• Author's personal copy Acta Neurol Belg Fig. 1 Brain imaging studies in the four cases presented. a Hemorrhagic central pontine myelinolysis. b Central pontine and diffuse hemispheric extrapontine myelinolysis. c Peduncular and cerebellar myelinolysis. d Pontine and spinal myelinolysis 37 mg/dl, glucose 48 mg/dl, leukocytes 0) and the serum was negative for NMO-IgG/anti-AQP4, antinuclear, SSA or SSB antibodies. Routine CSF stains and cultures were negative for microbial growth and no viral genome was amplified by polymerase chain reaction. The patient was discharged with mild quadriparesis, dysarthric speech and dysphagia. She was lost to follow-up after 6 months without any clinical recurrence. 123
  • Author's personal copy Acta Neurol Belg Discussion ODS was first described as a distinct pathological entity identified by autopsy; however, a reliable premortem diagnosis is now possible on the basis of MRI techniques [7, 8]. Here, we report four patients with infrequent radiological forms of ODS who presented well-known risk factors. Indeed, several toxic, infectious and inflammatory disturbances can present similar neuroimaging findings to those described in this case series. Nevertheless, we excluded other causes of the clinical and radiological characteristics of our patients. In our opinion, no other common risk factors, blood tests, CSF analyses or brain and spine MRI/CT scanning could demonstrate alternative etiologies. Hemorrhagic CPM Hyperdense lesions on CT have been identified within hypodensities compatible with ODS. Calakos et al. [7] reported a case of cortical–subcortical EPM, with lesions described as ‘‘multifocal punctate hemorrhages’’. In classic non-hemorrhagic CPM, hyperdense images on CT can be seen only after contrast administration, suggesting a blood– brain barrier disruption or myelin degradation with modification of the lipid/protein ratio [8]. Rouanet et al. reported a patient with CPM who showed a hypointense signal in T2-weighted MRI over the classical hyperintensity consistent with pontine demyelination. They did not considered this finding as a pontine hemorrhage, since a noncontrast head CT did not show a hyperdense lesion [8]. In our case, the hyperdensity was evident in the non-contrast CT, a finding clearly compatible with a parenchymal hematoma. We hypothesize that the same osmotic injury that causes the myelinolytic process can also generate an endothelial damage that could lead to vascular disruption and hemorrhage, either as primary or collateral osmotic injury, in a susceptible patient [9]. Diffuse supratentorial CPM/EPM Although EPM in the basal ganglia, periventricular white matter and cortico-subcortical junction have been described as forms of ODS since 1988, these locations are unusual and scarcely reported [2, 7, 10–12]. Cortical laminar lesions have been described in ODS with variable pathological findings that include cortical laminar necrosis [10–13], laminar demyelination with gliosis, or both [2, 7]. In our patient, the burden of chronic alcoholism, other inherent nutritional deficiencies and the metabolic and electrolyte disturbances documented at hospital admittance could explain the diffuse demyelination. We completely excluded in this patient a state of hypoperfusion or hypoxia, which 123 may present similar neuroimaging findings compared with those seen after the osmotic injury. Evidence exists on a down-regulation of genes involved in myelin synthesis and maintenance, associated with predisposition to alcohol abuse [14]. Thus, it appears that alcoholism is a vulnerable state that predisposes to ODS. Cerebellar EPM ODS presenting with ataxia is very rare [5], and cerebellar myelinolysis with or without CPM has been reported scarcely in the scientific literature [15, 16]. Cerebellar syndrome is usually omitted from the list of clinical manifestations that announce osmotic brain injury; and on the other hand, EPM is not included in the differential diagnosis of the cerebellar syndromes. Therefore, this rare form of EPM may be overlooked in clinical practice. Given the present evidence, clinicians should be aware of this diagnosis in a patient presenting with cerebellar deficit after electrolyte imbalances [16]. Spinal CPM/EPM Osmotic demyelination affecting the spinal cord remains almost anecdotic, with the first reference dating back to 1985, reported by Zwick et al. [17], who described four autopsy cases with spinal findings compatible with the osmotic injury seen in the classic supratentorial CPM [17]. These patients, all alcoholic individuals, were considered as affected by spinal myelinolysis with predominant lesions in the posterior columns of the cervical spinal cord segments [17]. In our patient, as in all Zwick’s cases, the typical presentation of an injury confined to the spinal cord was absent, which is incompatible with other etiologies that may resemble the neuroimaging findings described in our patient. Also, a non-inflammatory CSF and negativity to NMO-IgG/anti-AQP4 exclude the neuromyelitis optica spectrum [18, 19]. In 1998, Pneumatikos et al. [20] reported a quadriplegic patient with cervical spinal EPM confirmed by MRI, associated with hypernatremia. Moreover, neither Zwick et al. nor Pneumatikos et al. reported that their patients had simultaneous CMP. In our patient, the concomitant CPM and spinal EPM strongly suggest ODS diagnosis. To our knowledge, this is the first case reported with this particular characteristic. In conclusion, clinicians should be aware of atypical clinical and radiological findings in the context of known risk factors for osmotic demyelination. Our observations may help to expand the list of clinical syndromes associated with osmotic central nervous system injury. Conflict of interest None.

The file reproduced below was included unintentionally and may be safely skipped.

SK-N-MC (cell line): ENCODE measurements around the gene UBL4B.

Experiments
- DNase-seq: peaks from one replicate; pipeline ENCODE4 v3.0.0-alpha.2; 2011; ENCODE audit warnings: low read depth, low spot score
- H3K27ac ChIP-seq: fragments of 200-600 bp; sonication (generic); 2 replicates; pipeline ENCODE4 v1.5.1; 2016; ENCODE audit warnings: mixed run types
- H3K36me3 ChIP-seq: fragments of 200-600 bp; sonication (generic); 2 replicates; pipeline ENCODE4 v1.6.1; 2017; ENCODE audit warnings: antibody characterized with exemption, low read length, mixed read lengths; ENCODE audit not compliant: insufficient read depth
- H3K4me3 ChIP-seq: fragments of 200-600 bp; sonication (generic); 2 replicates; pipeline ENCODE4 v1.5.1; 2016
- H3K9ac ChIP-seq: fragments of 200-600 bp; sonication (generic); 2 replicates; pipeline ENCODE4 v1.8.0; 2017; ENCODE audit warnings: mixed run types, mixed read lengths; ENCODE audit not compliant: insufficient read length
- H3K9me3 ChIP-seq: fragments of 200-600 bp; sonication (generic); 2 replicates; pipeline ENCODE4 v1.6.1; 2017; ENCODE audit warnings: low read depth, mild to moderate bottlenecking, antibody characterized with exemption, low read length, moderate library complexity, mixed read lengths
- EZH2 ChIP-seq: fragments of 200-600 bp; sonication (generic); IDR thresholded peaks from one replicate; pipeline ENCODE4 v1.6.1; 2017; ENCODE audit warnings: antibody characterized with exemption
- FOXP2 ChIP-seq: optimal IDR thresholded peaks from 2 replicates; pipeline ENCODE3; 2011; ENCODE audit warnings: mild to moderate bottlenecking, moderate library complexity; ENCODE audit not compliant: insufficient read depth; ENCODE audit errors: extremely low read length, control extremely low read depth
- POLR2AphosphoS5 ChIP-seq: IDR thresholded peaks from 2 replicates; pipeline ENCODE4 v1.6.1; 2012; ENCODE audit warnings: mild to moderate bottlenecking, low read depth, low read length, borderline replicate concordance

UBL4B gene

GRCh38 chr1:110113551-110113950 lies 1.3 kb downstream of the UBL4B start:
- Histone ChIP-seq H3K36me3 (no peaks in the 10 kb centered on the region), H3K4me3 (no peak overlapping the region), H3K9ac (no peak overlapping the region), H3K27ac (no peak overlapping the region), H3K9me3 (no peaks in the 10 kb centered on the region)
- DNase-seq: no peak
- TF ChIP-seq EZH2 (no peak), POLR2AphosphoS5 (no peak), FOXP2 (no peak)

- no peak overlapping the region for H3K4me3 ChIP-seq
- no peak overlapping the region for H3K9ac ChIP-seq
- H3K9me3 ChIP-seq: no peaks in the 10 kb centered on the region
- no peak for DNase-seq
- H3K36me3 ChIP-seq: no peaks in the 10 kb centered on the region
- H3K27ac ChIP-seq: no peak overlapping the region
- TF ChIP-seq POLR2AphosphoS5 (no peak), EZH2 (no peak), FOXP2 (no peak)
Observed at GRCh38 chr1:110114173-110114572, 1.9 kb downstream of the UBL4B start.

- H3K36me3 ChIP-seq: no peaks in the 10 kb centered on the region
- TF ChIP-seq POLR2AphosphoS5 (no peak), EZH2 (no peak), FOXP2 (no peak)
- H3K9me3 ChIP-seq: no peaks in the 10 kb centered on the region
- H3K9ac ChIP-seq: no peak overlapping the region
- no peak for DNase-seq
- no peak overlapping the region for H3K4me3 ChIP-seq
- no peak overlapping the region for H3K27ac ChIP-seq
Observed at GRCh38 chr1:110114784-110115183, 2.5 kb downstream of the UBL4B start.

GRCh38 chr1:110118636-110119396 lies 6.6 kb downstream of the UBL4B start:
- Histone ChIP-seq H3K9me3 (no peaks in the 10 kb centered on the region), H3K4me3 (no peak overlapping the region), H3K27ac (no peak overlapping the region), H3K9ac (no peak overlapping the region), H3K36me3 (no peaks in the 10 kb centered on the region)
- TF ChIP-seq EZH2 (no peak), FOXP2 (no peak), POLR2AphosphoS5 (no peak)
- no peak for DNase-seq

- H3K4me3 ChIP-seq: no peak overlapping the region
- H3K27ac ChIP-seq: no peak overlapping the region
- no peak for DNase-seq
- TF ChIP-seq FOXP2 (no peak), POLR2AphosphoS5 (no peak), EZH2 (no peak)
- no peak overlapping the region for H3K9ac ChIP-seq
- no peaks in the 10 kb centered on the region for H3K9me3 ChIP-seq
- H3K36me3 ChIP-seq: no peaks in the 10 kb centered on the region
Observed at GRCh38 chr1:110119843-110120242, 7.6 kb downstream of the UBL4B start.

• Author's personal copy Acta Neurol Belg References 1. Adams RD, Victor M, Mancall EL (1959) Central pontine myelinolysis: a hitherto undescribed disease occurring in alcoholic and malnourished patients. Arch Neurol Psychiatry 81:154–172 2. Wright DG, Laureano R, Victor M (1979) Pontine and extrapontine myelinolysis. Brain 102:361–385 3. Pradhan S, Jha R, Singh MN, Gupta S, Phadke RV, Kher V (1995) Central pontine myelinolysis following ‘slow’ correction of hyponatremia. Clin Neurol Neurosurg 97:340–343 4. Martin RJ (2004) Central pontine and extrapontine myelinolysis: the osmotic demyelination syndromes. J Neurol Neurosurg Psychiatry 75(Suppl 3):iii22–iii28 5. Kilinc M, Benli US, Can U (2002) Osmotic myelinolysis in a ¸ normonatremic patient. Acta Neurol Belg 102:87–89 6. Miller GM, Baker HL Jr, Okazaki H, Whisnant JP (1988) Central pontine myelinolysis and its imitators: MR findings. Radiology 168:795–802 7. Calakos N, Fischbein N, Baringer JR, Jay Ch (2000) Cortical MRI findings associated with rapid correction of hyponatremia. Neurology 55:1048–1051 8. Rouanet F, Tison F, Dousset V, Corand V, Orgogozo JM (1994) Early T2 hypointense signal abnormality preceding clinical manifestations of central pontine myelinolysis. Neurology 44:979–980 9. Newell KL, Kleinschmidt-DeMasters BK (1996) Central pontine myelinolysis at autopsy; a twelve-year retrospective analysis. J Neurol Sci 142:134–139 10. Shoji M, Kimura T, Ota K, Ohta M, Sato K, Yamamoto T et al (1996) Cortical laminar necrosis and central pontine myelinolysis in a patient with Sheehan syndrome and severe hyponatremia. Intern Med 35:427–431 11. Susa S, Daimon M, Morita Y, Kitagawa M, Hirata A, Manaka H et al (1999) Acute intermittent porphyria with central pontine myelinolysis and cortical laminar necrosis. Neuroradiology 41: 835–839 12. Cho AH, Choi CG, Lee SA (2005) Cortical laminar necrosis associated with osmotic demyelination syndrome. J Clin Neurol 1:174–176 13. Roh JH, Kim JH, Oh K, Kim SG, Park KW, Kim BJ (2009) Cortical laminar necrosis caused by rapidly corrected hyponatremia. J Neuroimaging 19:185–187 14. Lewohl JM, Wang L, Miles MF, Zhang L, Dodd PR, Harris RA (2000) Gene expression in human alcoholism: microarray analysis of frontal cortex. Alcohol Clin Exp Res 24:1873–1882 15. Garzon T, Mellibovsky L, Roquer J, Perich X, Diez-Perez A (2002) Ataxic form of central pontine myelinolysis. Lancet Neurol 1:517–518 16. Kim J, Song T, Park S, Choi IS (2007) Cerebellar peduncular myelinolysis in a patient receiving hemodialysis. J Neurol Sci 253:66–68 17. Zwick D, Friede RL, Roessmann U (1985) Central spinal myelinolysis. Neurology 35:891–893 ´ 18. Chiquete E, Navarro-Bonnet J, Ayala-Armas R, Gutierrez-Gut´ ´ ´ ´ ´ ierrez N, Solorzano-Melendez A, Rodrıguez-Tapia D, Gomez´ Rincon M, Ruiz-Sandoval JL (2010) Neuromyelitis optica: a clinical update. Rev Neurol 51:289–294 ˇ 19. Habek M, Adamec I, Pavlisa G, Brinar VV (2012) Diagnostic approach of patients with longitudinally extensive transverse myelitis. Acta Neurol Belg 112:39–43 20. Pneumatikos J, Frangides C, Malizos K, Tsagourias M, Nakos G (1998) Acute myelinolysis in the cervical spinal cord. J Trauma 44:562–564 123